— Modern Painters Volume I (of V) • John Ruskin

... o'clock we put in at a rocky ledge on the Indiana side, a mile-and-a-half above Brandenburg. Behind us rises a precipitous hill, tree-clad to the summit. The Doctor found up there a new phlox and a pretty pink stone-crop, to add to our herbarium, while here as elsewhere the bignonia grows profusely in every crevice of the rock. At dark, two ragged and ill-smelling young shanty-boat men, who are moored hard by, came up to see us, and by our camp-fire to ...
— Afloat on the Ohio - An Historical Pilgrimage of a Thousand Miles in a Skiff, from Redstone to Cairo • Reuben Gold Thwaites

... chestnuts, which form relatively small trees, this species, known as Castanea Vilmoriniana, grows eighty to one hundred feet high with a straight, symmetrical trunk well adapted for all timber uses. The nuts, according to the scant herbarium material that has reached this country, are of little consequence, except for propagation as they are only slightly larger than those of our wild chinquapins. This species is now established at the Arnold Arboretum near Boston, Massachusetts, ...
— Northern Nut Growers Association Report of the Proceedings at the Eleventh Annual Meeting - Washington, D. C. October 7 AND 8, 1920 • Various

... plants. In this way Dr. Treub expects a useful development for the tropical gardens generally, which he considers have only lately become genuine centres of scientific research. At Buitenzorg, in addition to a museum containing an extensive herbarium and a botanical library of over five thousand volumes, there are numerous laboratories and offices accommodating the curator and his three assistants, and draughtsmen, who are competent to employ the methods of photography and lithography ...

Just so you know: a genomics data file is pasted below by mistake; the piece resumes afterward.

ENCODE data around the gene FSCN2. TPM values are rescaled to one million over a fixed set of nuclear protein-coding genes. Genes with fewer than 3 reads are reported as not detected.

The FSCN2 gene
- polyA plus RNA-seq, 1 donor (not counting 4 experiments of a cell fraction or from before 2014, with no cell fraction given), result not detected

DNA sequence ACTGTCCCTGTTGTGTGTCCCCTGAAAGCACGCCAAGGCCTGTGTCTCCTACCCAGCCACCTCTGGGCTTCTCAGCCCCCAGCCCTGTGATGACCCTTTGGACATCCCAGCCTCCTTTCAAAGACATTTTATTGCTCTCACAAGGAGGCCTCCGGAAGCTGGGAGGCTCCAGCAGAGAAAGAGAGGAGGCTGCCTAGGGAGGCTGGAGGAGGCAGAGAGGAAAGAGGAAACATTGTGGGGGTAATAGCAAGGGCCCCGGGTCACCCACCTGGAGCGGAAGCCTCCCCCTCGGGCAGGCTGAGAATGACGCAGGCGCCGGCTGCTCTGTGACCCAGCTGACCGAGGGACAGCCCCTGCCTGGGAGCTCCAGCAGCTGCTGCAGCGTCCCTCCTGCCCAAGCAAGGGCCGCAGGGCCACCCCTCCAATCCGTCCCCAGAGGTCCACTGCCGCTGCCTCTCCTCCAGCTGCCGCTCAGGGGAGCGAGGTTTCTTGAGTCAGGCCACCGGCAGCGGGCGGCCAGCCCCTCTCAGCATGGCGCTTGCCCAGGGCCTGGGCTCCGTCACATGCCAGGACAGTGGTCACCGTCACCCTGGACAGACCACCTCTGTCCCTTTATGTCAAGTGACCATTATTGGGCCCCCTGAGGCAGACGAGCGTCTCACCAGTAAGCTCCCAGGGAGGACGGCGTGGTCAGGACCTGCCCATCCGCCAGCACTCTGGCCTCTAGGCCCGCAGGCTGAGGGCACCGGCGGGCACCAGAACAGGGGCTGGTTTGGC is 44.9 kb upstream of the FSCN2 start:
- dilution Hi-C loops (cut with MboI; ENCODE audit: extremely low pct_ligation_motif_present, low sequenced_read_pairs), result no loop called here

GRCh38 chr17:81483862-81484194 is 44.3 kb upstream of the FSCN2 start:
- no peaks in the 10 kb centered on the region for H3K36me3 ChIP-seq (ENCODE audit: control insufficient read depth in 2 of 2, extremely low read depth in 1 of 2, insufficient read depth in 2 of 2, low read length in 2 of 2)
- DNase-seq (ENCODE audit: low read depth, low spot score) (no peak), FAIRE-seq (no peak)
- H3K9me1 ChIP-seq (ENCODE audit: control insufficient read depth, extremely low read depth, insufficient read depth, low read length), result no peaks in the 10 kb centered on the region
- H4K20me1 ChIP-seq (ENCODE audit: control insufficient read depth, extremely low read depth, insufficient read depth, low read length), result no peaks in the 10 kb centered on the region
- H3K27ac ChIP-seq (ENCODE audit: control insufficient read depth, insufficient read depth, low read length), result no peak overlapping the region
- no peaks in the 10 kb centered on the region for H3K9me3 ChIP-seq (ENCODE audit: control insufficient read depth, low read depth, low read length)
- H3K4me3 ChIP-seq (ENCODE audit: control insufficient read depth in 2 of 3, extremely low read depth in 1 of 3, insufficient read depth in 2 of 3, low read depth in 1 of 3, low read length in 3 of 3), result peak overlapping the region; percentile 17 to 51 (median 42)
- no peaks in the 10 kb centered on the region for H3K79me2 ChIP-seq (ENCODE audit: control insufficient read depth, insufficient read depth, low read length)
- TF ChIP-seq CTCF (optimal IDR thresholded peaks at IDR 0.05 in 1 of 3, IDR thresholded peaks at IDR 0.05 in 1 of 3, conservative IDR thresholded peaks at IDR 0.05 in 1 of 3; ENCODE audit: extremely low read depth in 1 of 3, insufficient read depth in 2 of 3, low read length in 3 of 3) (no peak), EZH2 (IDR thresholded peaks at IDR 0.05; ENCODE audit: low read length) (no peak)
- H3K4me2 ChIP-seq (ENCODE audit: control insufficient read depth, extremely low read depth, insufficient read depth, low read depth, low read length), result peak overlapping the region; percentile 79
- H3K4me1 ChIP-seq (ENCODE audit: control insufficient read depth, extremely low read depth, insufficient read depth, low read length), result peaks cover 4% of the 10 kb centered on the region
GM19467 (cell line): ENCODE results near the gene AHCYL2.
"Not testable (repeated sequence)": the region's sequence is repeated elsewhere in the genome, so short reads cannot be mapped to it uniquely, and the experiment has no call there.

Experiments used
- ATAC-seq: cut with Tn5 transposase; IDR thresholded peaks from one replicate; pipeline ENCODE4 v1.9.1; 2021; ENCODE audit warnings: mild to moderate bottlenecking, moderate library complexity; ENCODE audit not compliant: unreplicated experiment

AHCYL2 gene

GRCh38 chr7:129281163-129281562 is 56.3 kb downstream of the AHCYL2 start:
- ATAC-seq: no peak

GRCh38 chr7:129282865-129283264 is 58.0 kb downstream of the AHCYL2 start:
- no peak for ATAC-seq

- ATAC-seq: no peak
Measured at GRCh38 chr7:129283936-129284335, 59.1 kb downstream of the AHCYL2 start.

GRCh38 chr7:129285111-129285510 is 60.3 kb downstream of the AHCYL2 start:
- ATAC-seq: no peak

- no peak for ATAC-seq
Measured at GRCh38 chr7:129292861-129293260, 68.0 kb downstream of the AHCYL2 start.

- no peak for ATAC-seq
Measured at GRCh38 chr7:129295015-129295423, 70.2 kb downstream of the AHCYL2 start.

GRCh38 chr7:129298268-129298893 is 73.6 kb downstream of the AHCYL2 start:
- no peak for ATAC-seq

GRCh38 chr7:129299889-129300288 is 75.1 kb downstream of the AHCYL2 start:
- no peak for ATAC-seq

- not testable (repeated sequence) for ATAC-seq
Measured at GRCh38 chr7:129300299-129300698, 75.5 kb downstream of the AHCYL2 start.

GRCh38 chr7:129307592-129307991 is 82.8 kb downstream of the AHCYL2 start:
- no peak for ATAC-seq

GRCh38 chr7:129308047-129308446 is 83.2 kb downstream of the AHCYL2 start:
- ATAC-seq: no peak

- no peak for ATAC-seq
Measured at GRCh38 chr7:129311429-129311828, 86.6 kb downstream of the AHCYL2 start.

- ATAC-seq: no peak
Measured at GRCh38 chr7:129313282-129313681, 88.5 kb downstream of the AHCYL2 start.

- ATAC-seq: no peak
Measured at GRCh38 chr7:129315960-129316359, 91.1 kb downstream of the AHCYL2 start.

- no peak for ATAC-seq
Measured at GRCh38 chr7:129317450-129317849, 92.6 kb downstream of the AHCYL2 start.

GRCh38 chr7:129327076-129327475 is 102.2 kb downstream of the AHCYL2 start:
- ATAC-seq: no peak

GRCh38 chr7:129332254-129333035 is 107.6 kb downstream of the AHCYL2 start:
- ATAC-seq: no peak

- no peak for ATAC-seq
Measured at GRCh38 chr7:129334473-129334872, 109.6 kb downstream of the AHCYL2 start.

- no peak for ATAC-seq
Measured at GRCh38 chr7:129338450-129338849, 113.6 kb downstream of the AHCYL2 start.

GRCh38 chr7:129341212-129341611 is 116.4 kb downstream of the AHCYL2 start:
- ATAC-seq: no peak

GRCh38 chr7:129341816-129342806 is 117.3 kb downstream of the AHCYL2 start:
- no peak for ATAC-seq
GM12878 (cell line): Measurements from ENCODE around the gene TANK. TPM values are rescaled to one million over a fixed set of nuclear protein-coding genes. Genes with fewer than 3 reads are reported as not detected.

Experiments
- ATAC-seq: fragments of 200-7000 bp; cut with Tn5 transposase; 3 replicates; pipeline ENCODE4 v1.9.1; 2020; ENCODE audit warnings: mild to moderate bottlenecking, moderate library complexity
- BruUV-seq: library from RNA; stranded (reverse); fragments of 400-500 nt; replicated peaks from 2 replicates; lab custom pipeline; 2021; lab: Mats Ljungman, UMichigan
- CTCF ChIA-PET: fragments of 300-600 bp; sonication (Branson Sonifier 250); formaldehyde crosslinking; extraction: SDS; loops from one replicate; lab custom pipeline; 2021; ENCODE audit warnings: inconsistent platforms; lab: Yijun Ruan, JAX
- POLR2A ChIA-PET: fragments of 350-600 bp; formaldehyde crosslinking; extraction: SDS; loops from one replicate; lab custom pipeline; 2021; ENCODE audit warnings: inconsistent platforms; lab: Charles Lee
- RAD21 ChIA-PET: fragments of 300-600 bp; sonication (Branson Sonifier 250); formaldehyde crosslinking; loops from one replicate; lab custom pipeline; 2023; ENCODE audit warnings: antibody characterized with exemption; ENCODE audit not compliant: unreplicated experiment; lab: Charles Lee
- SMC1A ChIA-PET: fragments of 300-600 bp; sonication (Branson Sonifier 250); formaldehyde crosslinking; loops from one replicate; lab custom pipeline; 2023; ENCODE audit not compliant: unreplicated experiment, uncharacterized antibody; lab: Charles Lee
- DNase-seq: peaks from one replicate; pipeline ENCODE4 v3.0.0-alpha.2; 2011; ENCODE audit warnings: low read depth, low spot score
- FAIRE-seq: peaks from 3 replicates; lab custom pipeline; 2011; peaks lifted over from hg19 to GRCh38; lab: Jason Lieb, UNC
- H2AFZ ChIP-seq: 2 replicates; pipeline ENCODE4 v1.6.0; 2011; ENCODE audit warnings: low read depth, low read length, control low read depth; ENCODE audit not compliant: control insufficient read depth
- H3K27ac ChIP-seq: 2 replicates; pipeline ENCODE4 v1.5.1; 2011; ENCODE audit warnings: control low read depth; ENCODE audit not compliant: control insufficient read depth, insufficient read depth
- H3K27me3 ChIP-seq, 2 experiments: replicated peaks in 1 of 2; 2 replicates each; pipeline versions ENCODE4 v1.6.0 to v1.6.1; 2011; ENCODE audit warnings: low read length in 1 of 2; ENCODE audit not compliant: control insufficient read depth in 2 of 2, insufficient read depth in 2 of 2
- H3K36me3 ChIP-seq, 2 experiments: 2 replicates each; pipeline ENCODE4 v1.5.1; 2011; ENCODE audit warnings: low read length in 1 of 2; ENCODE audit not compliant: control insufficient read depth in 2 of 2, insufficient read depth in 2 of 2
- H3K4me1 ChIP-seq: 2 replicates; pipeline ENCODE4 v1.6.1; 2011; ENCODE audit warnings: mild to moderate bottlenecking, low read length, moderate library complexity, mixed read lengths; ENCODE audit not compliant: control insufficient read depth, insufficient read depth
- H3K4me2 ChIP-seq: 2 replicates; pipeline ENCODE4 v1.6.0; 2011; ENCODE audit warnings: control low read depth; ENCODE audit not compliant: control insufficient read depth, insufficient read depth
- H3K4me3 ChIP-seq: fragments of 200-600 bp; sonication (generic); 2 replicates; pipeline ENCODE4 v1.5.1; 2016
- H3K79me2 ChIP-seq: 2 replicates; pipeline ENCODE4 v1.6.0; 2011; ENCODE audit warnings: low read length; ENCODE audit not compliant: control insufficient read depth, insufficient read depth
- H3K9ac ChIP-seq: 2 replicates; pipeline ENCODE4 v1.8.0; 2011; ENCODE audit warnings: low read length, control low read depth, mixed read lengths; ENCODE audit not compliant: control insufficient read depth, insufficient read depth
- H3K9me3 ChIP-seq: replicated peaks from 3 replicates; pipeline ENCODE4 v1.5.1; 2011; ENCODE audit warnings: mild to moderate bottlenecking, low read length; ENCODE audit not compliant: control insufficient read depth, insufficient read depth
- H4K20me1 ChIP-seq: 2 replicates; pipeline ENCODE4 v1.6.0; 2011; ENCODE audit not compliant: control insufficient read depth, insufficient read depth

— A Visit to Java - With an Account of the Founding of Singapore • W. Basil Worsfold

... Painesville in Lake County. On pebbles in a moist wood. The type specimen is deposited in the writer's herbarium, and a cotype may be seen in the ...
— Ohio Biological Survey, Bull. 10, Vol. 11, No. 6 - The Ascomycetes of Ohio IV and V • Bruce Fink and Leafy J. Corrington

... more of anything than is good for them, or use anything but dictionary-words, are admirable subjects for biographies. But we don't always care most for those flat-pattern flowers that press best in the herbarium. ...
— The Autocrat of the Breakfast-Table • Oliver Wendell Holmes, Sr. (The Physician and Poet not the Jurist)

... Croall, Custodian of the Smith Institute at Stirling, an admirable naturalist and botanist. He was originally a hard-working parish schoolmaster, near Montrose. During his holiday wanderings he collected plants for his extensive herbarium. His accomplishments having come under the notice of the late Sir William Hooker, he was selected by that gentleman to prepare sets of the Plants of Braemar for the Queen and Prince Albert, which he did to their entire satisfaction. ...
— Men of Invention and Industry • Samuel Smiles

... J.E. Smith observes, must be educated among the wild scenes of nature, while a finished theoretical one requires the additional assistance of gardens and books, to which must be superadded the frequent use of a good herbarium. When plants are well dried, the original forms and positions of even their minutest parts, though not their colours, may at any time be restored by immersion in hot water. By this means the productions of the most distant and various countries, such as no garden could possibly supply, ...
— Flowers and Flower-Gardens • David Lester Richardson



Words linked to "Herbarium" :   collection, accumulation, aggregation



Copyright © 2022 Free-Translator.com